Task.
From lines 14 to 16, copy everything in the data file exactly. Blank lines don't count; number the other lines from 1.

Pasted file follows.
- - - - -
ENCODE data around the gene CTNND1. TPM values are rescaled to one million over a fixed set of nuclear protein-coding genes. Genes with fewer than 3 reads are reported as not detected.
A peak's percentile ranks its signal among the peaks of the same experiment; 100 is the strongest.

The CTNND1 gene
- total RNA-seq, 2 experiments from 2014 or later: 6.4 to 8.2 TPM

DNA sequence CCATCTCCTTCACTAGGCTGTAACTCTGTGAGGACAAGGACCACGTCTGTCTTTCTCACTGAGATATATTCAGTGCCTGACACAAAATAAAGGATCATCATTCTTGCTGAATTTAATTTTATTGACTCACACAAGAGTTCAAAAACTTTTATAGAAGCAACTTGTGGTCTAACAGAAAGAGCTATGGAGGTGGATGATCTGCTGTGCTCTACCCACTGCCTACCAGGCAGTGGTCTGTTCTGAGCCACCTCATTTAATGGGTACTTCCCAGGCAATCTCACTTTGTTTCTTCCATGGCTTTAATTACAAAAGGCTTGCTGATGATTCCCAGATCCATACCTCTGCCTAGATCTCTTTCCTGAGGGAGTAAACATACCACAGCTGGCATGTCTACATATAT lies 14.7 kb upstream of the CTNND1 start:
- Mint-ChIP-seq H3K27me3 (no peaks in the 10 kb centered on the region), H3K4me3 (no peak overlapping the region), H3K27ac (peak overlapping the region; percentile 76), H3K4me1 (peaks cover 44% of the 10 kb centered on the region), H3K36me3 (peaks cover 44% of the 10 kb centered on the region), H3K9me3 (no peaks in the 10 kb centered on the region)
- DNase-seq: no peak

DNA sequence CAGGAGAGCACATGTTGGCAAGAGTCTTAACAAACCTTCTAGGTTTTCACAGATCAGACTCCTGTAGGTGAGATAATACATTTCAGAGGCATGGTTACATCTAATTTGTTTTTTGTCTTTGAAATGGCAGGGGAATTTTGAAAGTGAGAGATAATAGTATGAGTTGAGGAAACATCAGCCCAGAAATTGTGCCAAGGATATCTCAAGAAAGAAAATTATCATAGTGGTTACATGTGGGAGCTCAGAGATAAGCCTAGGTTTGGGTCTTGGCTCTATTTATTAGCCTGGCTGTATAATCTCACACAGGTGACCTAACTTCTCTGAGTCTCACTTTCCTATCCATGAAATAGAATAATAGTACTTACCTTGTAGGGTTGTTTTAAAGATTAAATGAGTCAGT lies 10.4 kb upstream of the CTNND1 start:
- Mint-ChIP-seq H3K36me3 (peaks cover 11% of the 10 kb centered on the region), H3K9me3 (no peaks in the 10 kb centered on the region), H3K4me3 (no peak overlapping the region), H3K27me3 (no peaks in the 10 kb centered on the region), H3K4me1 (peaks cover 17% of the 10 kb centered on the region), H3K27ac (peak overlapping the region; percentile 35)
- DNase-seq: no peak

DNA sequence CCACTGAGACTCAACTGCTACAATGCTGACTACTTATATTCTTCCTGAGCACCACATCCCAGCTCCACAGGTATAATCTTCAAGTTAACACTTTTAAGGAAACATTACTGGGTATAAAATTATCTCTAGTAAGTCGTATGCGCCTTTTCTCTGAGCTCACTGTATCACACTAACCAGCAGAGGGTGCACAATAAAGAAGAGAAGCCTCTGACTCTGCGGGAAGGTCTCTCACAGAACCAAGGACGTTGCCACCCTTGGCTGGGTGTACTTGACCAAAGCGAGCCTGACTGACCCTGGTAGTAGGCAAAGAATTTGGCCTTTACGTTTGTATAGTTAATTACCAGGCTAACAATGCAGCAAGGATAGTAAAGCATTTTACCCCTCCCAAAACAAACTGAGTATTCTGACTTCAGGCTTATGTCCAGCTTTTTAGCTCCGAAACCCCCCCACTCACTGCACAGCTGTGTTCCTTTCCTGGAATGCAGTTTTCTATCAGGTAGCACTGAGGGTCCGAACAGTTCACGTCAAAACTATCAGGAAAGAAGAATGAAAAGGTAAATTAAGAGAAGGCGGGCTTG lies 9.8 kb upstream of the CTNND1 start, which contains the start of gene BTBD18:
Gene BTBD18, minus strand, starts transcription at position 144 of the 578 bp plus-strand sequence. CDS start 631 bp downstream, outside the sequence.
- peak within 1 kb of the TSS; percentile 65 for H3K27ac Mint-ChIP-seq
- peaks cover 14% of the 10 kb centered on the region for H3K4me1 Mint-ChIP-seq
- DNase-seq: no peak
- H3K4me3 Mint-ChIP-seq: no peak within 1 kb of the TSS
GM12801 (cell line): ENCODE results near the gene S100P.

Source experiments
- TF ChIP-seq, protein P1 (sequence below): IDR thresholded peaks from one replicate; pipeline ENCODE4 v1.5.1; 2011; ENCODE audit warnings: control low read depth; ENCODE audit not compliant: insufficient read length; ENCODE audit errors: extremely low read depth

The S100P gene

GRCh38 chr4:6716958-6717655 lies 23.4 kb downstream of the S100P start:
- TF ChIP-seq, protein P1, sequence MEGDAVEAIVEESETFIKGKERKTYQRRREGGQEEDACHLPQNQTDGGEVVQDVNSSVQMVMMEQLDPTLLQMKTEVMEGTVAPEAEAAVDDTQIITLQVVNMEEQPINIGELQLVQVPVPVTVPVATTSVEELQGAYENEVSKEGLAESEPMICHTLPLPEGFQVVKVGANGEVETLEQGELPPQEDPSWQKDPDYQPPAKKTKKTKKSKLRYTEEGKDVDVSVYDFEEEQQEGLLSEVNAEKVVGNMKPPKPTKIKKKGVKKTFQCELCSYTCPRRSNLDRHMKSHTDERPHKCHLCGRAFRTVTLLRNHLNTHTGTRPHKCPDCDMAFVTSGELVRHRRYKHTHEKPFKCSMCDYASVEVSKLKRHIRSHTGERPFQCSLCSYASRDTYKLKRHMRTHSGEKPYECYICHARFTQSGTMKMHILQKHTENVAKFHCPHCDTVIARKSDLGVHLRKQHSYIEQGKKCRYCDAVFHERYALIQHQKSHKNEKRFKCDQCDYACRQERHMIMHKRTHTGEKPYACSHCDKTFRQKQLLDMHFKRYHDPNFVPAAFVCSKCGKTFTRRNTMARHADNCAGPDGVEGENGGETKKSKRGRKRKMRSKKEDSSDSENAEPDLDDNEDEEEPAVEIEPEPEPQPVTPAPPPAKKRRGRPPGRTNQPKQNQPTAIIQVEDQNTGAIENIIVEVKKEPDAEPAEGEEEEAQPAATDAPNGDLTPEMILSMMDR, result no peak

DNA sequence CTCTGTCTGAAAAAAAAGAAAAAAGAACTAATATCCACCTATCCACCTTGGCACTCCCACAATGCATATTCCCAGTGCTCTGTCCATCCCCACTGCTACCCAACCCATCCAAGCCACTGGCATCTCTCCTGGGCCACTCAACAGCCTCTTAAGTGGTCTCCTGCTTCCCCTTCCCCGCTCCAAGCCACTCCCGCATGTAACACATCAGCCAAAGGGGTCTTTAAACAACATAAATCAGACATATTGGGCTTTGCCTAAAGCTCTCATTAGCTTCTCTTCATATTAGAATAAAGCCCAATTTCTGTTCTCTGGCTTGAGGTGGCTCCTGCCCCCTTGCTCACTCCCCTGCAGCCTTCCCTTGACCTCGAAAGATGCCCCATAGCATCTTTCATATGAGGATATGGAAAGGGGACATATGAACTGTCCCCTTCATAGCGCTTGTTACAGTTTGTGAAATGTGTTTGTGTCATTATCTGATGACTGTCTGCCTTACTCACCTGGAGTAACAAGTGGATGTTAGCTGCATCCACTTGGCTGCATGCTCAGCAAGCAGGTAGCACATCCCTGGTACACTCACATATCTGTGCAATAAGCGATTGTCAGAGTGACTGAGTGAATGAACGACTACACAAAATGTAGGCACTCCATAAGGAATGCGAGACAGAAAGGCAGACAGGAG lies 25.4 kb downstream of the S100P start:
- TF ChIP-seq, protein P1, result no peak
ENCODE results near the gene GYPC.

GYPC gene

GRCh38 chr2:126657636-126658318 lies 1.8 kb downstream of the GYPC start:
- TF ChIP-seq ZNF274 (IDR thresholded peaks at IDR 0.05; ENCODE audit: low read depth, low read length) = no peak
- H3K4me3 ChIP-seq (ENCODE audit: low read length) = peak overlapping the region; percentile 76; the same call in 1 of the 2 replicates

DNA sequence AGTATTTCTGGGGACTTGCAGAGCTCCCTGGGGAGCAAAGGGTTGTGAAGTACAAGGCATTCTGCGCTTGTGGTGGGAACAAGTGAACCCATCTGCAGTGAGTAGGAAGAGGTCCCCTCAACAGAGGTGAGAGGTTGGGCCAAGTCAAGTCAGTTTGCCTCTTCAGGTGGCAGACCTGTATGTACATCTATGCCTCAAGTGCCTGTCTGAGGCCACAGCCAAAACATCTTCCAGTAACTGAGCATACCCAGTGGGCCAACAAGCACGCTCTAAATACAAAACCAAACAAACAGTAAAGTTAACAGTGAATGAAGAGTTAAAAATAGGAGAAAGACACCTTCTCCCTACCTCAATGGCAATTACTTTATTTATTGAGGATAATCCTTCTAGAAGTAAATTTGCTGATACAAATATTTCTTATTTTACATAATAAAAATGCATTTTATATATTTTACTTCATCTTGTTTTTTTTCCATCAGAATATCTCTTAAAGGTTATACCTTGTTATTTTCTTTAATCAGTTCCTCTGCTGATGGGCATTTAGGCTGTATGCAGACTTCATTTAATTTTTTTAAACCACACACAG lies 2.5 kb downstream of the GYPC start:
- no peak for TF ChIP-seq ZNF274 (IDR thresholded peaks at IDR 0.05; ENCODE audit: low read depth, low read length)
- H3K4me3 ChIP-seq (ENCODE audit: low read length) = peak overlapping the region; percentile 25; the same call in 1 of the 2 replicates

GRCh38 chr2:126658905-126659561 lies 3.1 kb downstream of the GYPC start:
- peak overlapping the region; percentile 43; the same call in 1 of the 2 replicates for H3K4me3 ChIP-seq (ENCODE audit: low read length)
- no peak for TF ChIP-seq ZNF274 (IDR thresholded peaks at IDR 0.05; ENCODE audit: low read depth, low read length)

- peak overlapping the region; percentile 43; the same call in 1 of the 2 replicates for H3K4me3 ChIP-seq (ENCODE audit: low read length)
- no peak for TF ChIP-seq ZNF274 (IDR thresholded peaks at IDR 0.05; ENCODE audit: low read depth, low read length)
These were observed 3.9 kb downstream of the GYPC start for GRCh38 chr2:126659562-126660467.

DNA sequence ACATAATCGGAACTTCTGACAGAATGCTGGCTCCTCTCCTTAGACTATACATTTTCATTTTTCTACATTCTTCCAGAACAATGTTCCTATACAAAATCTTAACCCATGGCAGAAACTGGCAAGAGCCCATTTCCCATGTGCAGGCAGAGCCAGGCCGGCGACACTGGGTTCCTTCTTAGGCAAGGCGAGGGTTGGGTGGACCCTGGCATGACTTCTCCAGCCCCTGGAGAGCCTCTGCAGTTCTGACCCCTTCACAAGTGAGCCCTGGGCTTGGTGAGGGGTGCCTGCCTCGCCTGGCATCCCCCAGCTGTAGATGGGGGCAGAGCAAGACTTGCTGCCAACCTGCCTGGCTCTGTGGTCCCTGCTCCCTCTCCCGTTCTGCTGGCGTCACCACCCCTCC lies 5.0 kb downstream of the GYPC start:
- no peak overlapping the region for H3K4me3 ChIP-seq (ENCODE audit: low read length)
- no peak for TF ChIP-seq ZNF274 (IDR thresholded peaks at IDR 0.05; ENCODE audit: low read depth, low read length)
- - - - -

- peaks cover 14% of the 10 kb centered on the region for H3K4me1 Mint-ChIP-seq
- DNase-seq: no peak
- H3K4me3 Mint-ChIP-seq: no peak within 1 kb of the TSS